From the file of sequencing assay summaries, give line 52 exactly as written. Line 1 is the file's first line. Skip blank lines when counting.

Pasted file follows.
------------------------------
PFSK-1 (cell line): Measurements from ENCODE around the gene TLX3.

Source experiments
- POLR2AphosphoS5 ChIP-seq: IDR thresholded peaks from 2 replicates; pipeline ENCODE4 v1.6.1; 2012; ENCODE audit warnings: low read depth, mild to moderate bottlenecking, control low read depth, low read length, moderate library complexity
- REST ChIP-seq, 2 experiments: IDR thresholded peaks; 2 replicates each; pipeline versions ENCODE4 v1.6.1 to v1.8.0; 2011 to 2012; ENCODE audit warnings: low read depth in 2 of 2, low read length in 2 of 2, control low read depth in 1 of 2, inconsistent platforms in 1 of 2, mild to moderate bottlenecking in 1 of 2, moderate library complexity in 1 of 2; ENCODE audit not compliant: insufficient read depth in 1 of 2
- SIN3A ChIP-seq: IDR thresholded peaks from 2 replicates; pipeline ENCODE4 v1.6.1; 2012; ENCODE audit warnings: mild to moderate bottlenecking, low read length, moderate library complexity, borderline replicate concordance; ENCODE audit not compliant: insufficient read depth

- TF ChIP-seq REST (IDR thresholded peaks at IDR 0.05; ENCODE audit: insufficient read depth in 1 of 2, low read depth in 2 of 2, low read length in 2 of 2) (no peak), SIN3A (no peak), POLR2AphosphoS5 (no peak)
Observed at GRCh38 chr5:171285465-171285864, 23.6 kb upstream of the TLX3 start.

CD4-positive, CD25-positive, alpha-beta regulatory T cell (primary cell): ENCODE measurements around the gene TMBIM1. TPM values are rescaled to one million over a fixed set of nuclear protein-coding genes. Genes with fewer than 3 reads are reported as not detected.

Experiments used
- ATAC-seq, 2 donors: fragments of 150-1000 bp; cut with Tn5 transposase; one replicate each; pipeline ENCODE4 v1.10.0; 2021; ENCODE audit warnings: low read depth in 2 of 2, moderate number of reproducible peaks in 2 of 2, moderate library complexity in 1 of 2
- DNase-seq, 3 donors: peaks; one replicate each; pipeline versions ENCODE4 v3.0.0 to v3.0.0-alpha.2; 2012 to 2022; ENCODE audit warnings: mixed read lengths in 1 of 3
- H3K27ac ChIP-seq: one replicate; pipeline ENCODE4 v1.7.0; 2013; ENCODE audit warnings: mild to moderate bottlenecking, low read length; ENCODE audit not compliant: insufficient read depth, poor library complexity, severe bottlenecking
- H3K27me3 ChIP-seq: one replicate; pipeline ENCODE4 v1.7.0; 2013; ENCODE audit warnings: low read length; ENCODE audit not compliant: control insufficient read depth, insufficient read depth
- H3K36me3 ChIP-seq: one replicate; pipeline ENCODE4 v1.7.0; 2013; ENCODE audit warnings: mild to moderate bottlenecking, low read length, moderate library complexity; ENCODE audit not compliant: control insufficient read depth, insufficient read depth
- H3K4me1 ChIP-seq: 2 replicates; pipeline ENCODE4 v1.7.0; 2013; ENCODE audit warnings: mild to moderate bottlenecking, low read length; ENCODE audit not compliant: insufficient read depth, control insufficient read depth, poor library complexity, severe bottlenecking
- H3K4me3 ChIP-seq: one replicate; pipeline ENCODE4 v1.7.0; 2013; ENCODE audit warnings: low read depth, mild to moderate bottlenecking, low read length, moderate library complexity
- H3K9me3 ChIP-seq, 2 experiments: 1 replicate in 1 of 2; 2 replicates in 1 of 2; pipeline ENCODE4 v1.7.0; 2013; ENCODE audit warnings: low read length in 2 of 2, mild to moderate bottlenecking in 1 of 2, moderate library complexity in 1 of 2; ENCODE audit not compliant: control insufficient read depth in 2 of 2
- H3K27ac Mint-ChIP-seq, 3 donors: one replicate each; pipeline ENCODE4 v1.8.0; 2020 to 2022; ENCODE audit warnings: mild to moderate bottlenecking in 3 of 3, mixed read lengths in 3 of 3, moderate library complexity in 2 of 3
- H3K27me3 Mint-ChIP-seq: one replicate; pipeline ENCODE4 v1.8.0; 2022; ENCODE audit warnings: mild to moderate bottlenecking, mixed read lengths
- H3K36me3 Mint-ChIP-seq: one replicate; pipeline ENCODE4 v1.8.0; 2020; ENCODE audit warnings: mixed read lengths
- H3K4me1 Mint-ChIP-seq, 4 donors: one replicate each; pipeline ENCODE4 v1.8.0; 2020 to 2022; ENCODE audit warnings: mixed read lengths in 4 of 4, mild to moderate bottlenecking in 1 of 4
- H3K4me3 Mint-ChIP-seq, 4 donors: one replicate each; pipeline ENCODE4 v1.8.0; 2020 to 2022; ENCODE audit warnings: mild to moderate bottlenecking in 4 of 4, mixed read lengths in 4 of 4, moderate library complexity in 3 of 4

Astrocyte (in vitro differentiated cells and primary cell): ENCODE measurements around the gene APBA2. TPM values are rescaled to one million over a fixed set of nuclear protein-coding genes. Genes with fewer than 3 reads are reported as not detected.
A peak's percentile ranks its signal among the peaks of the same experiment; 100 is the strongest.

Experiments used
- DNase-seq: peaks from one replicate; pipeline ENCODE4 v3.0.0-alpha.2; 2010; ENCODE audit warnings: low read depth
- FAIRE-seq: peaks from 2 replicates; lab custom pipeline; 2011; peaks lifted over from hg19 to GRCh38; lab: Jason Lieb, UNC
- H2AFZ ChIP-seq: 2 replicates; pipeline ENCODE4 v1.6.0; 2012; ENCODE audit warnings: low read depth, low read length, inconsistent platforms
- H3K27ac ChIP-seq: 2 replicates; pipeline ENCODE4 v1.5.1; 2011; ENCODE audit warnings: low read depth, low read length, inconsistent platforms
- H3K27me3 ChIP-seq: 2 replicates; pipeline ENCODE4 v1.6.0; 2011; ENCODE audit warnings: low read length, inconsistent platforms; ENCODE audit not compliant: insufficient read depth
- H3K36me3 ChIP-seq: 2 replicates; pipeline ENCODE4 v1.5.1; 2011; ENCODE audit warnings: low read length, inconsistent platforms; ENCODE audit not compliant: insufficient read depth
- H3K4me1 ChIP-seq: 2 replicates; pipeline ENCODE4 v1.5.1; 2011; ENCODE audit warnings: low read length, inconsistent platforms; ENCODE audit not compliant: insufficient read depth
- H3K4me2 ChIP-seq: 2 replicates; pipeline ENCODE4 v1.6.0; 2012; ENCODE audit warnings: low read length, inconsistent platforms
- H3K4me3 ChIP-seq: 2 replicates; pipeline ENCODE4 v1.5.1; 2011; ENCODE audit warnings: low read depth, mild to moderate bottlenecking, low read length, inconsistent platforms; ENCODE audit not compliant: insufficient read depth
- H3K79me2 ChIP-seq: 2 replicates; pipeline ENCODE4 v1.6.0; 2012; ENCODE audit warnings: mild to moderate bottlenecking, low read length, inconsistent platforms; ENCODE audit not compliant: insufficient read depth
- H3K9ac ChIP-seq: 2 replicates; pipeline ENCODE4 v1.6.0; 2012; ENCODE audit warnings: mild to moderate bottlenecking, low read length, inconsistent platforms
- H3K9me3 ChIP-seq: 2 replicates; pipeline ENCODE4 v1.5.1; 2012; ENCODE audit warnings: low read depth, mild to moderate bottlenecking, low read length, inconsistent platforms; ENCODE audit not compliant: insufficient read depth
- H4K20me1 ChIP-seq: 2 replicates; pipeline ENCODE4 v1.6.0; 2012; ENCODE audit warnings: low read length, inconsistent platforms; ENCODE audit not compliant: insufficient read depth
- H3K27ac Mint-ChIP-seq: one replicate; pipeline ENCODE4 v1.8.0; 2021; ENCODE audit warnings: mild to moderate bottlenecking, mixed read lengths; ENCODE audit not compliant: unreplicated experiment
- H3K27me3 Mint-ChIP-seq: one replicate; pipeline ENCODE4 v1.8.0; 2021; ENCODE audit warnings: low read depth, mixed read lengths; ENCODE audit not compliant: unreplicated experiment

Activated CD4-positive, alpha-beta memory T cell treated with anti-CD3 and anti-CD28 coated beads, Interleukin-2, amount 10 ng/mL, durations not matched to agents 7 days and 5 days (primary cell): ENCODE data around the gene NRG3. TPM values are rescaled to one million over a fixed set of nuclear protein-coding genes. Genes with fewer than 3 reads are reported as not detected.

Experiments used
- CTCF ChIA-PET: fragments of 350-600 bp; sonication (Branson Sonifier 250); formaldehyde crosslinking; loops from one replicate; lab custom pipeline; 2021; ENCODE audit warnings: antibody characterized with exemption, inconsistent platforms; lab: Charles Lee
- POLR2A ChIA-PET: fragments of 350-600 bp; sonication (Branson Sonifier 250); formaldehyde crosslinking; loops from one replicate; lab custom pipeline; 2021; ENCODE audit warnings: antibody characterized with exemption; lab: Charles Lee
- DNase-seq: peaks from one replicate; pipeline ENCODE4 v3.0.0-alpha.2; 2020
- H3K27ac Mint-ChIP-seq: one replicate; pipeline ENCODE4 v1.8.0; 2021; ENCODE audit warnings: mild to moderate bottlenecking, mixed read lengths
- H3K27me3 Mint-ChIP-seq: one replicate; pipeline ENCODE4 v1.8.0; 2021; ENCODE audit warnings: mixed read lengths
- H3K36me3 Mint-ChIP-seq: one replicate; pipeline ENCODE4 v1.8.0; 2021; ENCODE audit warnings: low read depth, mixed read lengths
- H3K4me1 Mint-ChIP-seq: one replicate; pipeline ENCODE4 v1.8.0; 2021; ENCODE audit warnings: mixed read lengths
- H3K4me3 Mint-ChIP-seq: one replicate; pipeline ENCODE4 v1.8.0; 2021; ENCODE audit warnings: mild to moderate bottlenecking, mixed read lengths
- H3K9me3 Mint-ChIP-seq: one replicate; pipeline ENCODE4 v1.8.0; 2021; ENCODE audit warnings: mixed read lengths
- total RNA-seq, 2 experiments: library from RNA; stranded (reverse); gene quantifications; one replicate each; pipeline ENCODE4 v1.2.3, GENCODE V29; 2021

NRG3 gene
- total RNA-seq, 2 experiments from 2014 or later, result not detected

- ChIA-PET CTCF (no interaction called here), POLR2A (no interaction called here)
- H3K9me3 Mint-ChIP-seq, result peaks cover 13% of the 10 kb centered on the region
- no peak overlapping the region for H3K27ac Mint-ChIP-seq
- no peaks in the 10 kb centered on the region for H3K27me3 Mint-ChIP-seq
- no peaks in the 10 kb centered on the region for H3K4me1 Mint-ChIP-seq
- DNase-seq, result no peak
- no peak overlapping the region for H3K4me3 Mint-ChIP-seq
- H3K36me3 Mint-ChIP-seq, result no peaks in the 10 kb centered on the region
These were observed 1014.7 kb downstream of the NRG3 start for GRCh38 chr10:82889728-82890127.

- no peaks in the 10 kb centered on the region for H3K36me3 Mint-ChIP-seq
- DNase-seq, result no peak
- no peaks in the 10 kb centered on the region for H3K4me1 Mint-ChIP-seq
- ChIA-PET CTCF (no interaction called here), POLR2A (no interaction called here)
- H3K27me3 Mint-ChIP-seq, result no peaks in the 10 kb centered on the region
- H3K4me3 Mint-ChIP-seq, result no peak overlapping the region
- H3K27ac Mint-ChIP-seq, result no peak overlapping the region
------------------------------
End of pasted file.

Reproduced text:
- total RNA-seq, 2 experiments: library from RNA; stranded (reverse); gene quantifications; one replicate each; pipeline ENCODE4 v1.2.3, GENCODE V29; 2021